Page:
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Content management systems for CIOs

A content management system (CMS) can help make sense of your organization's various documents, Web pages, blogs and other resources. Learn more in this tutorial.

A content management system (CMS) can help make sense of your organization's various documents, Web pages, blogs and other resources. Take a look at these articles, tips, podcasts and white papers to learn how to make the most of your CMS.

This guide is part of the SearchCIO.com CIO Briefing series, which is designed to give IT leaders strategic guidance and advice that addresses the management and decision-making aspects of timely topics. For a complete list of topics covered to date, visit the CIO Briefing section.

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Content management services take to the cloud

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Content management has proved its worth as a way to control website information, organize workflow and handle such important corporate documents as customer contracts and product specifications. Now many organizations are discovering that content management applications can deliver still more value as cloud-based services.

"With the cloud, we get a multimillion-dollar infrastructure that's always on. It's scalable, and we can compete at a level that was unheard of before," said Daniel O'Leary, vice president for global solutions at LincWare LLC, a Rochester, N.Y., maker of electronic forms management software.

O'Leary has found that cloud-based content management services benefit from the same characteristics that are driving the cloud to become an alternative and in some cases primary platform for all applications: lower overall cost, no requirement to build and own IT infrastructure, and the ability to add and subtract capacity as needed.

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Laying the foundation for ECM with records information management

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Before spending the money on an enterprise content management (ECM) system, the enterprise needs to get its house of records in order. At least that is the loud and clear message of CIOs like Laura Fucci, who delayed an ECM implementation for financial reasons, and is happy she did.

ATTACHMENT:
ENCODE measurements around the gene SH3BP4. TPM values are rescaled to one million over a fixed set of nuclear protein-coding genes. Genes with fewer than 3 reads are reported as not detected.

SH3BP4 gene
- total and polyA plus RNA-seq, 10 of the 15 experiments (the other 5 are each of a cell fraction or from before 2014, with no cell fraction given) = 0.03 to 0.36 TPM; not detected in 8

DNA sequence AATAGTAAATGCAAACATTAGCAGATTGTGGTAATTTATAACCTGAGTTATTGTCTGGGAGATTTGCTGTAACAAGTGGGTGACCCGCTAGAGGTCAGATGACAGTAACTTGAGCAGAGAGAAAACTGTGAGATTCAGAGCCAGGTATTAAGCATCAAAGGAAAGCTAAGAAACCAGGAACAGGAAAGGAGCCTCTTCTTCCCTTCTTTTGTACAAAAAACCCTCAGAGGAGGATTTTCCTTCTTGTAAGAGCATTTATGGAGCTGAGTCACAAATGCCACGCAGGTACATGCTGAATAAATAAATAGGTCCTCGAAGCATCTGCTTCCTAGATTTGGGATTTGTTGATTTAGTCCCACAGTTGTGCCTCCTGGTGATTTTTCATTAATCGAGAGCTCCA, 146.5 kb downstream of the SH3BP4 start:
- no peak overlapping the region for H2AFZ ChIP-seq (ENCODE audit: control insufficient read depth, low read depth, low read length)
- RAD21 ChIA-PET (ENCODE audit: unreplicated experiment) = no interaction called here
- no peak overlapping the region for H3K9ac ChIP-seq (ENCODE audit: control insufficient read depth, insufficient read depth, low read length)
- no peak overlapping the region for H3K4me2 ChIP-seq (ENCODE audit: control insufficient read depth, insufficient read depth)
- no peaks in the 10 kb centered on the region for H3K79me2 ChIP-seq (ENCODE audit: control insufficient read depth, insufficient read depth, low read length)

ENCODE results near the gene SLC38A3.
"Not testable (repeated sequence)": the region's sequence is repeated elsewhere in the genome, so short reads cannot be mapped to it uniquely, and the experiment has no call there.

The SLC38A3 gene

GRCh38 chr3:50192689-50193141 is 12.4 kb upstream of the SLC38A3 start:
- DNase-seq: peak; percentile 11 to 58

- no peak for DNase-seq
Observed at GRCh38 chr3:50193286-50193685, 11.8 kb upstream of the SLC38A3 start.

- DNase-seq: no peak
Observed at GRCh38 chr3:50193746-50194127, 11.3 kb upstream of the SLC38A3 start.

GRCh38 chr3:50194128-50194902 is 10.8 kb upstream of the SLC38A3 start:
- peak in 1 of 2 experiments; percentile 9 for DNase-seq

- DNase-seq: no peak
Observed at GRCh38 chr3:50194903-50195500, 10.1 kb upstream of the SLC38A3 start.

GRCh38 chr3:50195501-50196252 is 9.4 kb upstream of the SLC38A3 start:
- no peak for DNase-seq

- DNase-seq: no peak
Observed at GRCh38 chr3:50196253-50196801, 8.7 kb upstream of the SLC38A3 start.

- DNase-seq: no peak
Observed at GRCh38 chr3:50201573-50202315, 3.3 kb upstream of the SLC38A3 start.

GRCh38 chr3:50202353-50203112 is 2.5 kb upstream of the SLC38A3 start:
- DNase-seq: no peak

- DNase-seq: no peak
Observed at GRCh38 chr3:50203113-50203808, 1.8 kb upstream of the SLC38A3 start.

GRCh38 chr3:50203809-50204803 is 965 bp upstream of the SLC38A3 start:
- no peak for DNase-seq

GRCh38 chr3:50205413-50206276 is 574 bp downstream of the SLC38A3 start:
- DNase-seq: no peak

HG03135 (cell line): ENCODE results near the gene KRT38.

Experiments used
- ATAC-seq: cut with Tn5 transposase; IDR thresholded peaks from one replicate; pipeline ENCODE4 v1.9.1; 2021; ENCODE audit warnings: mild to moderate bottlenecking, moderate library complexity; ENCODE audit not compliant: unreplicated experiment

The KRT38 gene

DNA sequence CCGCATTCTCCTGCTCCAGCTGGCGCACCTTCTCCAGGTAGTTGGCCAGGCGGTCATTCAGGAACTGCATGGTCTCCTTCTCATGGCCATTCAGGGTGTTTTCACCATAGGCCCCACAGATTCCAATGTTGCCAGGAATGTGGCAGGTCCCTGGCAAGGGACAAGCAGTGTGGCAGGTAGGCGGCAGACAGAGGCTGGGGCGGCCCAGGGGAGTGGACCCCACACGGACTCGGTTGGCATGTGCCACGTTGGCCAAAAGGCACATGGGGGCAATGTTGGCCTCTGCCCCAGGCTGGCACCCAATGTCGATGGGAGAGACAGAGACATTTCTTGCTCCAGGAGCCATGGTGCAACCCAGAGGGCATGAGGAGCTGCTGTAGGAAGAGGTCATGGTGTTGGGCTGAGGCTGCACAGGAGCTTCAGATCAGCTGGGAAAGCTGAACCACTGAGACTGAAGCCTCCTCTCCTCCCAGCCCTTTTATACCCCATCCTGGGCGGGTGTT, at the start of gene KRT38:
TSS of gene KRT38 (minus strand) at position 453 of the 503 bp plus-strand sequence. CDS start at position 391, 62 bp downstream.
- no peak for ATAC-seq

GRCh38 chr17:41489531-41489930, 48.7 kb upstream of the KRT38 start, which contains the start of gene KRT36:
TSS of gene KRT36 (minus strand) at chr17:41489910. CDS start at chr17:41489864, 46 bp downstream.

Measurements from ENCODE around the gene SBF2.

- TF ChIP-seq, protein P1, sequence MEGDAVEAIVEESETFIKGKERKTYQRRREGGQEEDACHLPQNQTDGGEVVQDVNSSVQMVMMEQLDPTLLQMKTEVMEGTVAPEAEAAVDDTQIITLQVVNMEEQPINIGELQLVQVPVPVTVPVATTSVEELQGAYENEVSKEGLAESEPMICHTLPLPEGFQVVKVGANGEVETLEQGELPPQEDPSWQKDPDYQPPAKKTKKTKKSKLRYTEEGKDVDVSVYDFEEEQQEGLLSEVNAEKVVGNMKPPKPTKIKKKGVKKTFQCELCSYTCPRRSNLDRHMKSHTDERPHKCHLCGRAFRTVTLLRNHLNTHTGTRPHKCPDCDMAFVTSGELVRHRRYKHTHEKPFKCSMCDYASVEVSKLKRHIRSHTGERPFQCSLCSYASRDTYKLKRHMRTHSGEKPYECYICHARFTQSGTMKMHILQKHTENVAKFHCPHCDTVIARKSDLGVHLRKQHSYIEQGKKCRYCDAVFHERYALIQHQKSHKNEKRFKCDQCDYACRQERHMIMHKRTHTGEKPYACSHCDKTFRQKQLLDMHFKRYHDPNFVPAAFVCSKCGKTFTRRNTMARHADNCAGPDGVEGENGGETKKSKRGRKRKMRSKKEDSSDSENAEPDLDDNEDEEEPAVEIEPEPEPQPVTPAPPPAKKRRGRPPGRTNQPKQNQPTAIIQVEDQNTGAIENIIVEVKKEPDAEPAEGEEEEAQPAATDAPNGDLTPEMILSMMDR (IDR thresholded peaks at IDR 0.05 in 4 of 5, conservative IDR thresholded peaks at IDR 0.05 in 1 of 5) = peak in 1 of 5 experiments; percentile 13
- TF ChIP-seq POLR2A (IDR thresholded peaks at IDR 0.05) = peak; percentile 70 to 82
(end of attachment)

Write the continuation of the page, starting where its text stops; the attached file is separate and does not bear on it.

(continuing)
When Fucci was appointed CIO of Clark County, Nev., four years ago, buying an enterprise content management system was high on her bosses' to-do list.

"But we did not have a countywide records management program or policy or retention in place," Fucci said. "Every department was reading the state laws and doing records retention and destruction the way they felt it needed to be done in their departments."

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Enterprise content management a player in disaster recovery program

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For all the talk about living in a digital age, paper content, from account invoices and HR records to intellectual property, still fuels the business processes of many organizations, even those with sophisticated IT systems. But quick recovery of paper content -- a fragile medium in fire and flood -- is often an afterthought in disaster recovery and business continuity planning. An enterprise content management system, the modern-day descendant of tactical document imaging tools, can act as a safety net in a disaster and even play a strategic role in a disaster recovery program.

At Tulane University, forced to close for only the second time in its 170-year history when Hurricane Katrina hit (the first time was the Civil War), the usefulness of an enterprise content management system became clear to the university's many schools and departments after the fact.

"We were certainly imaging files before Katrina, but they were for tactical business use," recalled Michael Britt, director of administrative services at Tulane University in New Orleans. Invoices from accounts payable, for example, were converted to digital forms for audits but not for routine operation. The university's political structure hindered using enterprise content management (ECM) more strategically. Academic departments tend to operate as their own fiefdoms.

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The DMS should integrate seamlessly with other organisational applications